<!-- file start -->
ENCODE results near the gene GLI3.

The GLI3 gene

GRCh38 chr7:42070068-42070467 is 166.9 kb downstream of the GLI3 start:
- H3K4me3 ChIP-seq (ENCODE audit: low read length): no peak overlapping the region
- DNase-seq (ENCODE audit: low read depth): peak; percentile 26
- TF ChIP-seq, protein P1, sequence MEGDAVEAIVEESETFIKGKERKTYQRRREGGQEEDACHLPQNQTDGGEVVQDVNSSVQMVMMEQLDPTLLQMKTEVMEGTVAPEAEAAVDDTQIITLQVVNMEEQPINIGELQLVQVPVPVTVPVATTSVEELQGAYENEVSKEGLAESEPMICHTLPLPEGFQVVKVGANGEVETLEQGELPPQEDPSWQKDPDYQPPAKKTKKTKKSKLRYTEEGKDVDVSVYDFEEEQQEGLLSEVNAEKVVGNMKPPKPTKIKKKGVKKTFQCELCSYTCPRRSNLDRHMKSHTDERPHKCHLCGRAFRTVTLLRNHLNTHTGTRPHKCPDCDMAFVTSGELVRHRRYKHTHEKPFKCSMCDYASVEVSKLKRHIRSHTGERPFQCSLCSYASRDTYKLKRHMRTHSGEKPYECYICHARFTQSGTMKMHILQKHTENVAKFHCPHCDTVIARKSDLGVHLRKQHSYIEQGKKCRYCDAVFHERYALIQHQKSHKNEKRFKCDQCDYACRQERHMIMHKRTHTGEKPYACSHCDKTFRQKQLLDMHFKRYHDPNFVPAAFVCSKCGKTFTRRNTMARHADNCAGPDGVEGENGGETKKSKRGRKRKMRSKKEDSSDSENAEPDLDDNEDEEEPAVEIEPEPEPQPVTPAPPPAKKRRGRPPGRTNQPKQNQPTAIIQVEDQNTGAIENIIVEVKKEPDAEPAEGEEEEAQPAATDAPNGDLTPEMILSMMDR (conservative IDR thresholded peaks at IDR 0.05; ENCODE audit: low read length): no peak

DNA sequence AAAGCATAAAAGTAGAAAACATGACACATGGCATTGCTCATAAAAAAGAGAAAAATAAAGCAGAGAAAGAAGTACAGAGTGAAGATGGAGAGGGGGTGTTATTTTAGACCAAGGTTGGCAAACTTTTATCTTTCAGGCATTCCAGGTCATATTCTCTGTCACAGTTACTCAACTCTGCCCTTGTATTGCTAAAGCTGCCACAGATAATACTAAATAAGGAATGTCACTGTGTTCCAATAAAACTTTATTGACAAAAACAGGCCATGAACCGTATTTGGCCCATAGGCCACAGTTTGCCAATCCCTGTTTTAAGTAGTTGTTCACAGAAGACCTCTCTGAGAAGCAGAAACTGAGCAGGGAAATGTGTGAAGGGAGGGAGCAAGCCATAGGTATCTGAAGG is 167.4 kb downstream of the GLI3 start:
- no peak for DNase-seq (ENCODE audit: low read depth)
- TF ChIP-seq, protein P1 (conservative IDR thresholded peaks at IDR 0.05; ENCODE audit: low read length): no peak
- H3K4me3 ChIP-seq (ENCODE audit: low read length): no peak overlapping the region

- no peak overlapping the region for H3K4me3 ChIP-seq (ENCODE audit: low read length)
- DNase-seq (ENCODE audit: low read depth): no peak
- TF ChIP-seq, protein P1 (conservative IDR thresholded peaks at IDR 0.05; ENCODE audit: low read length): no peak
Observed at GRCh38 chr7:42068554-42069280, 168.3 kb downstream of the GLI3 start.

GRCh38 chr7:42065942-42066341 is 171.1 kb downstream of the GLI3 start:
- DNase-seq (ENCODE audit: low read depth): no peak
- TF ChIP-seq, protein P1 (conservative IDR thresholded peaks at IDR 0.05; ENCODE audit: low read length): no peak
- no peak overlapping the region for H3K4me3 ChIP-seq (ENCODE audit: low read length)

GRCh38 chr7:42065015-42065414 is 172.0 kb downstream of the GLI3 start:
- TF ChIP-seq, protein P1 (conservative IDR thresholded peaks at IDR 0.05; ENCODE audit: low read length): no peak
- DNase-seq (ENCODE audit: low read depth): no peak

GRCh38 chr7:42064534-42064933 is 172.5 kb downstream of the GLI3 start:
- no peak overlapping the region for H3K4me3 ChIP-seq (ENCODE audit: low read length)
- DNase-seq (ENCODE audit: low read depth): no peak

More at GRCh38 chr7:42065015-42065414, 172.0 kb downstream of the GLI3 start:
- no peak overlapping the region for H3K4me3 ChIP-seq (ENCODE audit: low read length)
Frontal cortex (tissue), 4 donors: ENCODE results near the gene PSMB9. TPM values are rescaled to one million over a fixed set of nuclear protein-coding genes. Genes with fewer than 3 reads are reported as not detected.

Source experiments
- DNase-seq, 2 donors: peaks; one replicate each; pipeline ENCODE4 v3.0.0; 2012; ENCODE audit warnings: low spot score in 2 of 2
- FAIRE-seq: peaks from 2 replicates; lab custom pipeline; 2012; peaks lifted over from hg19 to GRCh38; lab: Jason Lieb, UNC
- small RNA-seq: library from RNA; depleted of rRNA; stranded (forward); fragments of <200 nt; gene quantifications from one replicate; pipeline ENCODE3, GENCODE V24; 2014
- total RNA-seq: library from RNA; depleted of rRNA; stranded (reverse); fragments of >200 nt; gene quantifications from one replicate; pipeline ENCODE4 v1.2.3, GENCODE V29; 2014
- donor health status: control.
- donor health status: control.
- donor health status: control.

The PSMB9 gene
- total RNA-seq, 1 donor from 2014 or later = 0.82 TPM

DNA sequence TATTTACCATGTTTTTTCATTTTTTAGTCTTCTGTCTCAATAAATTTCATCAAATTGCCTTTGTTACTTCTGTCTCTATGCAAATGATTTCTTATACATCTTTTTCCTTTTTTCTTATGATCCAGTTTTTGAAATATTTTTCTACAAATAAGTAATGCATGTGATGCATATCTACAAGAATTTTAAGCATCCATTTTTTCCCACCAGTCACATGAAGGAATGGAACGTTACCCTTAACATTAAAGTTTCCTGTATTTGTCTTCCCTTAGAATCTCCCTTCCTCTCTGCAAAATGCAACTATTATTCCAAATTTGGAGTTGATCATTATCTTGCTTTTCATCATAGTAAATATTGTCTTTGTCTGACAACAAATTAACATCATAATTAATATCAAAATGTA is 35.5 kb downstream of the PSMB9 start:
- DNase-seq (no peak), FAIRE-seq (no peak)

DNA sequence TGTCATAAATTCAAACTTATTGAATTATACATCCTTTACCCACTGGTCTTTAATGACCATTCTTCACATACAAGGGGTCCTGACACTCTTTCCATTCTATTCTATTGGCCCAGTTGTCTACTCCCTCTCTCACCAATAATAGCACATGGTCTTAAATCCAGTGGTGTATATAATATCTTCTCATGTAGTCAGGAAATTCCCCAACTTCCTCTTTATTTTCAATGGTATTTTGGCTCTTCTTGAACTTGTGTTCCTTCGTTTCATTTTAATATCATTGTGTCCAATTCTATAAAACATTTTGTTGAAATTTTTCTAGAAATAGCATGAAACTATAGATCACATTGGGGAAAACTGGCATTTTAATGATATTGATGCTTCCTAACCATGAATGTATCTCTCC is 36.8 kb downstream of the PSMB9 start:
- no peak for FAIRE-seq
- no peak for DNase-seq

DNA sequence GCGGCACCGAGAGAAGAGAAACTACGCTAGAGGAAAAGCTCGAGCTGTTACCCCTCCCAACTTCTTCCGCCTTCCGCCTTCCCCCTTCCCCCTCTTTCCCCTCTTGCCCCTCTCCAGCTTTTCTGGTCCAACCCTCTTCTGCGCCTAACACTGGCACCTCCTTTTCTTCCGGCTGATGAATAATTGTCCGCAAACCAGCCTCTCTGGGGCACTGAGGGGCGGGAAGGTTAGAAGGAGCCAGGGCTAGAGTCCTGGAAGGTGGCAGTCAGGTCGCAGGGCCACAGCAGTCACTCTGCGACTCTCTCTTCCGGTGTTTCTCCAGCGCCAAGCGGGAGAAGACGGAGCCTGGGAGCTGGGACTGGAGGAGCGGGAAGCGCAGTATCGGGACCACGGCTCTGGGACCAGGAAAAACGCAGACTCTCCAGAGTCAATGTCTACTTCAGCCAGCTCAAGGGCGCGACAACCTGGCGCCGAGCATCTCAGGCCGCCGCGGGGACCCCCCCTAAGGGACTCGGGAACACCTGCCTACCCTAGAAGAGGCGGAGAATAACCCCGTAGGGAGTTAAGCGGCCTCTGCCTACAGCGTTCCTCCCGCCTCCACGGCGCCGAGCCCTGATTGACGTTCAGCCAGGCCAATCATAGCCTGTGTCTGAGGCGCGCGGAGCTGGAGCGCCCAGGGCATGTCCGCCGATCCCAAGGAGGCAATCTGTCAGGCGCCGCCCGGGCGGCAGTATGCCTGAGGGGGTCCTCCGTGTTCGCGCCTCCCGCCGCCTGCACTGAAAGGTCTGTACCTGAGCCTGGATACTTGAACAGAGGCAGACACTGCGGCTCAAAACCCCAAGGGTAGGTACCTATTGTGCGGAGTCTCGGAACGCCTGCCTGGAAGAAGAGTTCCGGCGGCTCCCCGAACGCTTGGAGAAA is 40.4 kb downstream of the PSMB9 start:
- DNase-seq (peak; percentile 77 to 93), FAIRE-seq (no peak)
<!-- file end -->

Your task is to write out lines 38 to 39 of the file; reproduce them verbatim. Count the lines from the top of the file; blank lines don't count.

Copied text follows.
DNA sequence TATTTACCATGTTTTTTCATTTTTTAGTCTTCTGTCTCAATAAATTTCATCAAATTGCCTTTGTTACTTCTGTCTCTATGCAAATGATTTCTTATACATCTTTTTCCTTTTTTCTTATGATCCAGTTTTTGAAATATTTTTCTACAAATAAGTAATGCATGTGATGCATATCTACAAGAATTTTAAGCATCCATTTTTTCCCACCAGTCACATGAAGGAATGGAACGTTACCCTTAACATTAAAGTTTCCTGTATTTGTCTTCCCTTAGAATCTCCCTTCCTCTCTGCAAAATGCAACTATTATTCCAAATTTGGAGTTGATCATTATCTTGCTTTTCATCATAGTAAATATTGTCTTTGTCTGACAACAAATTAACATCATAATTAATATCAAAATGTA is 35.5 kb downstream of the PSMB9 start:
- DNase-seq (no peak), FAIRE-seq (no peak)